“The idea of making another Back to the Future movie without Michael J Fox – you know, that’s like saying, ‘I’m going to cook you a steak dinner and I’m going to hold the beef,’” was how he memorably put it at a 2008 fan convention in Florida.

      Zemeckis and Gale’s original Back to the Future screenplay won them a shared Academy Award nomination for writing in 1986. Nine years later, Zemeckis would win a Best Director Oscar for Forrest Gump.

      After a decade working in performance capture, he returned to live-action filmmaking with the disaster drama Flight, starring Denzel Washington, in 2012

      His latest film, The Walk – about Philippe Petit, the French tightrope artist who walked between the World Trade Center towers in 1974 – will be released later this year.

      -Robbie Collin
      1 July 2015 • 9:24am

  3. Being i was a fan of the orginal I might watch this. But there is a good chance I will wait for the blu-ray.

  4. Interesting review. I am a fan of Wiig and McCarthy, so I’m likely to see this anyway. It probably helps that while I like the original a lot it isn’t one of my6 all time favourites (conversely Back to the Future is one of my all time favourites which is why news of a remake fills me with terror.)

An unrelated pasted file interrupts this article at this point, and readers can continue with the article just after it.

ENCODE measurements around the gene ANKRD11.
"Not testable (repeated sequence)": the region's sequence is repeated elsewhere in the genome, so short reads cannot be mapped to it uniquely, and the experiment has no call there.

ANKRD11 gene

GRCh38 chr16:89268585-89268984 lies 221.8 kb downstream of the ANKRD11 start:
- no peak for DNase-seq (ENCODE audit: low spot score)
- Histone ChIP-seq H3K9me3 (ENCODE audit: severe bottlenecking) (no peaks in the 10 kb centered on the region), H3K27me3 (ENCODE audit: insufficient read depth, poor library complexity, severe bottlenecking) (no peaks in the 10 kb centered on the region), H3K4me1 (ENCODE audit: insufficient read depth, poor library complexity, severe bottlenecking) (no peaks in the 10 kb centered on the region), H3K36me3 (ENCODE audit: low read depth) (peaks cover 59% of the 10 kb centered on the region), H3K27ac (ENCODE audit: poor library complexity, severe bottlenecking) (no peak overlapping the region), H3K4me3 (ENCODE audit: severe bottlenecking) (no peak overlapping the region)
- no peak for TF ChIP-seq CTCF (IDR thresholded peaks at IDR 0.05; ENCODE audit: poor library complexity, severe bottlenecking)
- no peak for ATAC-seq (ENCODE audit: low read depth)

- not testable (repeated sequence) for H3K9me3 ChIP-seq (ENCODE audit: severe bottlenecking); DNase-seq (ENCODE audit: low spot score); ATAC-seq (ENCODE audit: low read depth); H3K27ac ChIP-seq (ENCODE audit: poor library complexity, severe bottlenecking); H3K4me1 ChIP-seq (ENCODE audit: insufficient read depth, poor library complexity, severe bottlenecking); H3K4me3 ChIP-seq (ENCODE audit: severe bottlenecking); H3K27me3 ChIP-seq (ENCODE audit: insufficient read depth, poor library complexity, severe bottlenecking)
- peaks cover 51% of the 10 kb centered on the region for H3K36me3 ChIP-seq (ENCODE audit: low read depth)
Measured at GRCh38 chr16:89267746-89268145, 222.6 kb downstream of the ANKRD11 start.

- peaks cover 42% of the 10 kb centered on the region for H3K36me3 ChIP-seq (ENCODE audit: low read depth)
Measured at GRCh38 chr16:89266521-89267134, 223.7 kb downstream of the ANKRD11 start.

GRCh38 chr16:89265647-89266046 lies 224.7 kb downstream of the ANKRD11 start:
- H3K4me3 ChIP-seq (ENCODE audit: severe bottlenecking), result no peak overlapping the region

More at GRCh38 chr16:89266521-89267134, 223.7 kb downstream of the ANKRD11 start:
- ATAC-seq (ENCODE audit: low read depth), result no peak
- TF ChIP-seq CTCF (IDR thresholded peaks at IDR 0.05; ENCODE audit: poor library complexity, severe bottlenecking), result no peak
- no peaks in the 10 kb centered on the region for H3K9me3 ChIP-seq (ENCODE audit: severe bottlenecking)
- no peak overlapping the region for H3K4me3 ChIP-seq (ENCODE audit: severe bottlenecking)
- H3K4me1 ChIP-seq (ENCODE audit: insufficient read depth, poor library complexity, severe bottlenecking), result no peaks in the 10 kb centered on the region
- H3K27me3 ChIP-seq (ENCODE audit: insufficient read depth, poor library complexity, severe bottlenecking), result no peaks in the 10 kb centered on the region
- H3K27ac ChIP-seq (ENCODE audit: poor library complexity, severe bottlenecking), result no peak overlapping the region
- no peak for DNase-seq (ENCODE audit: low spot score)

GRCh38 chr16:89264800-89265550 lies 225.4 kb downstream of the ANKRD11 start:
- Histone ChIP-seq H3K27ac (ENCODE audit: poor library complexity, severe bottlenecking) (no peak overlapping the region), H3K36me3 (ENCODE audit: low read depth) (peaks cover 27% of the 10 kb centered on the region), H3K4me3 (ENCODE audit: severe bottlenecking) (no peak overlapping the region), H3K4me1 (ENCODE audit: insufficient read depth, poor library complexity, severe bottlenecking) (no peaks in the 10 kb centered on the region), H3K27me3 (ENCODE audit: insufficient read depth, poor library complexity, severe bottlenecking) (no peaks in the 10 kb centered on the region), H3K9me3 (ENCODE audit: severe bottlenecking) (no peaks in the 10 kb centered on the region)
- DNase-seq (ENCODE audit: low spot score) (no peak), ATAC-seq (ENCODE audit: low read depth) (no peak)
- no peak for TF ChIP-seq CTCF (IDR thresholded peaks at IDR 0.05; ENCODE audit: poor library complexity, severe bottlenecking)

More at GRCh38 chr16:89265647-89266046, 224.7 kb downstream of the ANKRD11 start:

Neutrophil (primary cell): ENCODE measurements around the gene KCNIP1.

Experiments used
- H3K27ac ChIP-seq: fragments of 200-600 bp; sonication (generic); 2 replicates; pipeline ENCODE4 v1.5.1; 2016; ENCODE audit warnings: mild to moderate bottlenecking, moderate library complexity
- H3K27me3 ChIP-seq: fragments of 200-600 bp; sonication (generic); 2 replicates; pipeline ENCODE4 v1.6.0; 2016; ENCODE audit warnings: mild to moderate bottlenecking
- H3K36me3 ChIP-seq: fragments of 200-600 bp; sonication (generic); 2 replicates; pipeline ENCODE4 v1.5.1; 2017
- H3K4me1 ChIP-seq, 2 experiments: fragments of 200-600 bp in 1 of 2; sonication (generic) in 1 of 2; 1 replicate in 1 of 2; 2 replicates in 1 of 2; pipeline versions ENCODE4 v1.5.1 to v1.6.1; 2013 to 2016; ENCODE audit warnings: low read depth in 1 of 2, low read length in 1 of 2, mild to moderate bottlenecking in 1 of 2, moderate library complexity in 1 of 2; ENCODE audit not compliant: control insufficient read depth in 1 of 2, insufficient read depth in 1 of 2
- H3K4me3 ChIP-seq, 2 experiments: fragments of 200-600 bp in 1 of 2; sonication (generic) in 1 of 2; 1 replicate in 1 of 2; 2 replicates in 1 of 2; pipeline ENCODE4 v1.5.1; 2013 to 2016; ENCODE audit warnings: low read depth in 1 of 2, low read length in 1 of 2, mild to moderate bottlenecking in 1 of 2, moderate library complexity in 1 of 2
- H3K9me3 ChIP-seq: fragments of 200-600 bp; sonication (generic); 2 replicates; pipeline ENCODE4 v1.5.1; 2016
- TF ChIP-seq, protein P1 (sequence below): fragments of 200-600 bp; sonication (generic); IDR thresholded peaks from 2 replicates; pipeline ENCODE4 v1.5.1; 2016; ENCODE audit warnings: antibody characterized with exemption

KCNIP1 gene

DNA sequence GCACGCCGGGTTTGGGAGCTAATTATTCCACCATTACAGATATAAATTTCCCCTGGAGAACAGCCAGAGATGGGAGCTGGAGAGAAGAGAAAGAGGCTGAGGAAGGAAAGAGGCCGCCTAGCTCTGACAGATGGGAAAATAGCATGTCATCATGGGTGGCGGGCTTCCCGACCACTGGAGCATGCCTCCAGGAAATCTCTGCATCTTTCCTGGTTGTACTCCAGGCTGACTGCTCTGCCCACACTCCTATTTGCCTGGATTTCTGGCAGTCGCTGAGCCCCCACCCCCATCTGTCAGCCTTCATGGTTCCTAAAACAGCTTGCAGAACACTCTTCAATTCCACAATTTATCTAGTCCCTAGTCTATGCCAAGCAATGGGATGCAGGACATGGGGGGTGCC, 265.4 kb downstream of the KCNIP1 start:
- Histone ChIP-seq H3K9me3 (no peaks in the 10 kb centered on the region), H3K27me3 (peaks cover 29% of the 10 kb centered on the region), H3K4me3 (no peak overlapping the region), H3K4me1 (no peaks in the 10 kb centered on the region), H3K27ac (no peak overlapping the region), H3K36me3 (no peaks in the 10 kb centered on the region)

I also like Spy, though I do think in some ways it was probably a ‘safer’ film than Bridesmaids. That isn’t meant as a crack at quality at Spy, though I think I do prefer Bridesmaids.

    Regarding the misogyny and diversity controversy I can’t help but recall the criticism that Lucy got over depicting the most evolved human as a *white* woman when had it been made even a decade earlier all the attention would have been on the *woman* part of that casting rather than having a traditional male hero – maybe in a few years the new Ghostbusters will face similar criticism for, as you point out, making the lone black woman the ‘street smart’ one.